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Transparency: One in four pays bribes

A new report by Transparency International shows people believe corruption has increased over the last three years, with the political arena seen as most corrupt. One in four respondents admitted paying a bribe.

100 euros being slipped into a pocket

One quarter of respondents paid a bribe in the last year

Corruption appears to be on the rise worldwide, according to the latest report released by Transparency International.

The increase was most evident in Europe, where 73 percent of people polled believed corruption had risen over the last three years. North America wasn't far behind - 67 percent of people there thought corruption was now more widespread.

The findings are outlined in Transparency International's (TI) 2010 Global Corruption Barometer, a public opinion survey released by the Berlin-based organization on Thursday to coincide with the United Nations' International Anti-Corruption Day.

Six out of 10 people surveyed around the world said corruption had increased in the last three years, with one in four people reporting that they had paid bribes in the last year.

EU Commissioner for Home Affairs, Cecilia Malmstroem, said in an interview with German daily Die Welt that Europe would increase its efforts to combat corruption.

"The measures taken so far by the EU have not yet led to any conclusive results," she said.

Political, public sectors viewed negatively

Two police officers shown from the back on the street

Police were named as the most common recipients of bribes

Globally, the political and public sectors were seen as most corrupt, with nearly 80 percent of respondents believing political parties were affected. Public officials came in second, at 62 percent.

However, the survey found that seven out of 10 people would report an incident of corruption if they saw one, though that number dropped to about half if they themselves were the victim.

"The fallout of the financial crises continues to affect people's opinions of corruption, particularly in Europe and North America," Huguette Labelle, chair of Transparency International, said in a press release.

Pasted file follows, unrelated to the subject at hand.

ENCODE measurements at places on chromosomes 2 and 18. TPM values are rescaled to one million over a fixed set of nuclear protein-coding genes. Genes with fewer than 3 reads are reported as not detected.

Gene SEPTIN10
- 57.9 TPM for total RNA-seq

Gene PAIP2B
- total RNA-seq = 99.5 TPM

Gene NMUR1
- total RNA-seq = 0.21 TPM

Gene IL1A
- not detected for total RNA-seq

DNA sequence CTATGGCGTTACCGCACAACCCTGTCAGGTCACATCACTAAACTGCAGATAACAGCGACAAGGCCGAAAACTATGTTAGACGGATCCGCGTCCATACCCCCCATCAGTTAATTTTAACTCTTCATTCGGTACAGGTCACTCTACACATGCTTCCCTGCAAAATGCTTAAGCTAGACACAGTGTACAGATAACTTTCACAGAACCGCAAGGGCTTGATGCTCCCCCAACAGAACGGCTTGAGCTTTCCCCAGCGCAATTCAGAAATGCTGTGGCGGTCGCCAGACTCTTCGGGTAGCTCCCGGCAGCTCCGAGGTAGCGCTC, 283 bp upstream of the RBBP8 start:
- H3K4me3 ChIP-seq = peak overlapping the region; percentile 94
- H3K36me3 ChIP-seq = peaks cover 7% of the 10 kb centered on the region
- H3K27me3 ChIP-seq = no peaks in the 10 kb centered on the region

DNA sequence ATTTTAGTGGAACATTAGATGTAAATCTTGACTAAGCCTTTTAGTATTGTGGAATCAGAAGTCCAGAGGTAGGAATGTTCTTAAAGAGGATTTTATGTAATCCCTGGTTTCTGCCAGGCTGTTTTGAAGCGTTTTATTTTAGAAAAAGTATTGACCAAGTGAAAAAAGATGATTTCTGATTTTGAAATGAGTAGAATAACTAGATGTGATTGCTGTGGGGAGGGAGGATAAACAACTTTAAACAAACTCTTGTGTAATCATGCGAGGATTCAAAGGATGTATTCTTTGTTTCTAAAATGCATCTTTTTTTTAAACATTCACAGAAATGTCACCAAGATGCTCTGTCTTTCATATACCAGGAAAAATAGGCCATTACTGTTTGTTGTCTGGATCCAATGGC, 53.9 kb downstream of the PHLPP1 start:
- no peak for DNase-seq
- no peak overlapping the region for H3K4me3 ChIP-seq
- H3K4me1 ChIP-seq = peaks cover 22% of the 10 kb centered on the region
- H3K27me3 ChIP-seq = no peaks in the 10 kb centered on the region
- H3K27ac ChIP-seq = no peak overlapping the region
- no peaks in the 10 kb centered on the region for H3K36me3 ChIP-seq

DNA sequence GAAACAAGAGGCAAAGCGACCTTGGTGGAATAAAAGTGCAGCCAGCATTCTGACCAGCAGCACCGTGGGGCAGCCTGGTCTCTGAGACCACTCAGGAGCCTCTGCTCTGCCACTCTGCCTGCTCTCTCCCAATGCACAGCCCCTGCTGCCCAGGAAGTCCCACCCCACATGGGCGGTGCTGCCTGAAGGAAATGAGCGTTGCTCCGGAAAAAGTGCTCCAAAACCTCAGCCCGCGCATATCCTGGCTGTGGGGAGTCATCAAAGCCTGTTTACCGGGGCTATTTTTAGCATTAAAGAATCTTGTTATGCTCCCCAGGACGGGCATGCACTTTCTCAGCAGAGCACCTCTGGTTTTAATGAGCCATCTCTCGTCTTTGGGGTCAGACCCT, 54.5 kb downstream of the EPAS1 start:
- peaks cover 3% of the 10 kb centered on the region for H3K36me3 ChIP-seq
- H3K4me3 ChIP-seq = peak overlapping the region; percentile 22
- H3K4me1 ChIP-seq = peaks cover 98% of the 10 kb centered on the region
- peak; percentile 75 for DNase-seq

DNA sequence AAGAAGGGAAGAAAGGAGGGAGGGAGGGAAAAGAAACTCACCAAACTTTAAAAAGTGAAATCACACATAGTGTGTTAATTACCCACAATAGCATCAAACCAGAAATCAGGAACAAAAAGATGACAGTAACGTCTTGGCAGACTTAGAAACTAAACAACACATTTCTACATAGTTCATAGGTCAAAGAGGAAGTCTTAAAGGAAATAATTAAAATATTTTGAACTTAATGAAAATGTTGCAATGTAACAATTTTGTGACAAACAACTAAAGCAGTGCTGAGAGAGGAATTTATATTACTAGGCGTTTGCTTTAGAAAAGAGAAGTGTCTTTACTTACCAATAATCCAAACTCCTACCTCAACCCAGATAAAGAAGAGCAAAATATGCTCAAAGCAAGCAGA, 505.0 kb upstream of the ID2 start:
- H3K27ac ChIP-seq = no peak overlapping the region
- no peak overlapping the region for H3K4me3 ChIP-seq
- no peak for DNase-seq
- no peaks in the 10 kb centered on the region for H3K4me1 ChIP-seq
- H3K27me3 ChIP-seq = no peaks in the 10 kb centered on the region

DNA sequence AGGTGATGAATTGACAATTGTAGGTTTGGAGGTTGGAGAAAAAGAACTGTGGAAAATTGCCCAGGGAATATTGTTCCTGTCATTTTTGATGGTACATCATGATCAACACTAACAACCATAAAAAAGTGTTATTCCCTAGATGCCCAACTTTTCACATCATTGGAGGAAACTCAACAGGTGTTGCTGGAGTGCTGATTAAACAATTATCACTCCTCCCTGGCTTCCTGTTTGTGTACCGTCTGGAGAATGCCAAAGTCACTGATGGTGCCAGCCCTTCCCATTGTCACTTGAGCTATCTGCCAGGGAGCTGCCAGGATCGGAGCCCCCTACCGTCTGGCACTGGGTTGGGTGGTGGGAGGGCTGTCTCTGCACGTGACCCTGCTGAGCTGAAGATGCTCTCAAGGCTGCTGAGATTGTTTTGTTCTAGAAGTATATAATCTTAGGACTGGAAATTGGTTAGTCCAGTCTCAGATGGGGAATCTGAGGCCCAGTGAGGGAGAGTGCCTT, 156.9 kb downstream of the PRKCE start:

"The message from the [report] is that corruption is insidious," said Labelle. "It makes people lose faith."

Bribes to police have almost doubled

The report showed that in the past year, 25 percent of those surveyed worldwide had paid a bribe to one of nine institutions and services, with the police named as the most common recipient of these bribes.

Bribes paid to the police have almost doubled since 2006, according to the survey. Other institutions high on the list of bribe takers included the health and education sectors, and tax authorities.

Bribery was most common in sub-Saharan Africa, where more than half of people surveyed said they had paid a bribe in the last year, followed by the Middle East and North Africa at 36 percent.

This compared to 32 percent in the former Soviet republics, 23 percent in South America, 19 percent in the Balkans and Turkey and 11 percent in the Asia-Pacific region

By contrast, that number stood at just 5 percent in the European Union and North America.

A young Chinese boy eats rice from a bowl

Corruption disproportionally affects the poor

Poor, young most affected

The report also noted that bribery and corruption continues to disproportionally affect the poor and the young, with lower income earners twice as likely to pay bribes for basic services like utilities, education and medical services.

"Better whistle-blower protection and greater access to information are crucial," said Labelle. "Public engagement in the fight against corruption will force those in authority to act, and will give people further courage to speak out and stand up for a cleaner, more transparent world."

The annual report, now in its seventh year, surveyed more than 91,000 people in 86 countries, including for the first time China, Bangladesh and the Palestinian territories. Polling, mostly by the Gallup Institute, was carried out between June 1 and September 30.

Author: Martin Kuebler
Editor: Rob Turner

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